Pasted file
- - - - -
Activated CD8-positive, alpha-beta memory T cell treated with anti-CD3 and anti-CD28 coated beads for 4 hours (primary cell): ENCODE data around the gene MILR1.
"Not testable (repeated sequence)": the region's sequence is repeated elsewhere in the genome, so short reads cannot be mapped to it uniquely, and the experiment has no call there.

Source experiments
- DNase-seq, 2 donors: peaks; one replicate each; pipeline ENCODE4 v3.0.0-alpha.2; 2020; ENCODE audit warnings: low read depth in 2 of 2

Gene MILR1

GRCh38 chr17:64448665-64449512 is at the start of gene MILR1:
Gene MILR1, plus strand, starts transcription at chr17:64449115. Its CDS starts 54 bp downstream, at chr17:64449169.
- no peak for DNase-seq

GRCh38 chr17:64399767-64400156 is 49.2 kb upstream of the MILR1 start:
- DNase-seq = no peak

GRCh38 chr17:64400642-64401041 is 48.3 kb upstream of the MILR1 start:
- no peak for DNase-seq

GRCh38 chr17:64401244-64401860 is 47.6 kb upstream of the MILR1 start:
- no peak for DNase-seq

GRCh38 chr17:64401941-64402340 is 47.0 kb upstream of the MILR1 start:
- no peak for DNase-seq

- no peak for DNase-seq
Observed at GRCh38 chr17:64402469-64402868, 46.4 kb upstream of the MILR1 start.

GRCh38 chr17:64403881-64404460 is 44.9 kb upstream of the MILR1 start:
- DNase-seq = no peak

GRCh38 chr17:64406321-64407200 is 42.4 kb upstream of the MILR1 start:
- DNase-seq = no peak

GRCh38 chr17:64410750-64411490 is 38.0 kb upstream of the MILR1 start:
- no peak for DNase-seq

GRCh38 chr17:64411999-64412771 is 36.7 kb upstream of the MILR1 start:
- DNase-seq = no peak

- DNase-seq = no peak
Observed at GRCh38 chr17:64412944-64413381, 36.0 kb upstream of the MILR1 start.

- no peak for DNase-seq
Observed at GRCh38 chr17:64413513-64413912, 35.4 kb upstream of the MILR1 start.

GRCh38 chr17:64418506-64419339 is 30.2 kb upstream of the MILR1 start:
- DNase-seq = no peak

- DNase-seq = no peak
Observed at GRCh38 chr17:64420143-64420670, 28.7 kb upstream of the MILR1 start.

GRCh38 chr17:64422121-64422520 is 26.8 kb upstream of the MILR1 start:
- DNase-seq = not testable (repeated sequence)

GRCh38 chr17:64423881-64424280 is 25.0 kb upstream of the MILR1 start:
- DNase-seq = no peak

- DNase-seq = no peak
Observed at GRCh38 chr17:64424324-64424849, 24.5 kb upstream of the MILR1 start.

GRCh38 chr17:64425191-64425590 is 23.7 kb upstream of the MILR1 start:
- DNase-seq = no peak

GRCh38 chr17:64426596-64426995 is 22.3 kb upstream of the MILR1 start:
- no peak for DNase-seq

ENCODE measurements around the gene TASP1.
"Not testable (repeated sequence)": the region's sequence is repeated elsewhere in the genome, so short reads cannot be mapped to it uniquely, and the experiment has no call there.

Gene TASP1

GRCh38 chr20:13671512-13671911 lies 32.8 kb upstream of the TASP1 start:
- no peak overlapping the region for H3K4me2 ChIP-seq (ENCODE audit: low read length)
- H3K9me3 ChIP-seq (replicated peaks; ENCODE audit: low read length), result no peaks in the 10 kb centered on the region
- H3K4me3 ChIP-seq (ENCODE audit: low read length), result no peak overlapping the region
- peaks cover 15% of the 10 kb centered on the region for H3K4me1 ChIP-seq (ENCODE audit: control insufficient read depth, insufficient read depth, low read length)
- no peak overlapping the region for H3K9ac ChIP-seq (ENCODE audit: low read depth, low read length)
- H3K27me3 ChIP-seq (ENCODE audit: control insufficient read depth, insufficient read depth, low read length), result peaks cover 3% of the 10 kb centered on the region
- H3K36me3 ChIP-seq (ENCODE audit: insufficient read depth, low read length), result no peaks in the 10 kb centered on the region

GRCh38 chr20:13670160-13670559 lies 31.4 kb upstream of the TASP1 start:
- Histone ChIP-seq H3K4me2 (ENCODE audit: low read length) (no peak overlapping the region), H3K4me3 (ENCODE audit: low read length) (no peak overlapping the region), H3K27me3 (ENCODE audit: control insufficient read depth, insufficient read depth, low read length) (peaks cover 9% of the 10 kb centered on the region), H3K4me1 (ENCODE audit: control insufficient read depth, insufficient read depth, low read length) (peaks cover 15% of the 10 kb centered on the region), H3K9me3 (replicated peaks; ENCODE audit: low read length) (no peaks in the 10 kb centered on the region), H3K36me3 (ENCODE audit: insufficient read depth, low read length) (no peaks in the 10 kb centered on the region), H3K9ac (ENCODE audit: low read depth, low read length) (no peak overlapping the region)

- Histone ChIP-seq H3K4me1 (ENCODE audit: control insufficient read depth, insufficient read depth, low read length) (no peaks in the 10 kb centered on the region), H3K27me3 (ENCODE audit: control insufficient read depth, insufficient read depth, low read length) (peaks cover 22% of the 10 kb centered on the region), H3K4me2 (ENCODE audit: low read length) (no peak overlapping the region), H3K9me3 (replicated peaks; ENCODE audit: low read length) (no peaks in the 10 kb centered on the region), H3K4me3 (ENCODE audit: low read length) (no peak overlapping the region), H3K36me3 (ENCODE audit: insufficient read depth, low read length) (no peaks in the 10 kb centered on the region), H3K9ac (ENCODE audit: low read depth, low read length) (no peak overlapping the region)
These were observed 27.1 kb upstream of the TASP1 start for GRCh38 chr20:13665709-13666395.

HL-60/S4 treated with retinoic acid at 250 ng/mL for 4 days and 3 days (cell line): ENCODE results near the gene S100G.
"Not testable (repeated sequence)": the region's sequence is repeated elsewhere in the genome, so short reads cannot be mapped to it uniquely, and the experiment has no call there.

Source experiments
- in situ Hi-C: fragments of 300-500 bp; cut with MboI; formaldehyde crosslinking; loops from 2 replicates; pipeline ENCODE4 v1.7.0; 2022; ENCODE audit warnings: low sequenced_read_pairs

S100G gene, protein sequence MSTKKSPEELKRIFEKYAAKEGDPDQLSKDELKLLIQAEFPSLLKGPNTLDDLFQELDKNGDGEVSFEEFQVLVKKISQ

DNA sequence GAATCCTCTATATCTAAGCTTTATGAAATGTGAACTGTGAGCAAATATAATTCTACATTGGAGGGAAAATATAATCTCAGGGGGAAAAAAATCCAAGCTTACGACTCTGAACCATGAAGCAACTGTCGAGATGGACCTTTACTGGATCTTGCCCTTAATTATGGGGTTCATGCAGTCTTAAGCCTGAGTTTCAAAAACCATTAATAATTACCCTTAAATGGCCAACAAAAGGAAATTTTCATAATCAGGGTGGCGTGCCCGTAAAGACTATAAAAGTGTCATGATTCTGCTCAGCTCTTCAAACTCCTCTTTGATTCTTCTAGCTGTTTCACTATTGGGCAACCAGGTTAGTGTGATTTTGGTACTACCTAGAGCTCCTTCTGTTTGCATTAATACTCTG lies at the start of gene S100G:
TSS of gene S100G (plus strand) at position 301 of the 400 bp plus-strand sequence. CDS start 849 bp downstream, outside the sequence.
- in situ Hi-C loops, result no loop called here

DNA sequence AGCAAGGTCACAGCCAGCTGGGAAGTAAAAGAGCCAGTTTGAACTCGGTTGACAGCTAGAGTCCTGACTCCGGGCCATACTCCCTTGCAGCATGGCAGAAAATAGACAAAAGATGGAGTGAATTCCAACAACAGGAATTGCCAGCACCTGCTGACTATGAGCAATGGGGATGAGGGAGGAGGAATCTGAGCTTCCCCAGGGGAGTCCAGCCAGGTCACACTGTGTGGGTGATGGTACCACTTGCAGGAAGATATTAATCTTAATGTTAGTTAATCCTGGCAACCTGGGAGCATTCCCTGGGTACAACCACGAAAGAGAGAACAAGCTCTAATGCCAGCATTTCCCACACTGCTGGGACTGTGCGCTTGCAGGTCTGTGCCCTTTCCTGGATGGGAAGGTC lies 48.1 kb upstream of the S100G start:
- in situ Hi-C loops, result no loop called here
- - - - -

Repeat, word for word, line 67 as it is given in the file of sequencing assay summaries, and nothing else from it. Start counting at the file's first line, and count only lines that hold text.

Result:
- in situ Hi-C loops, result no loop called here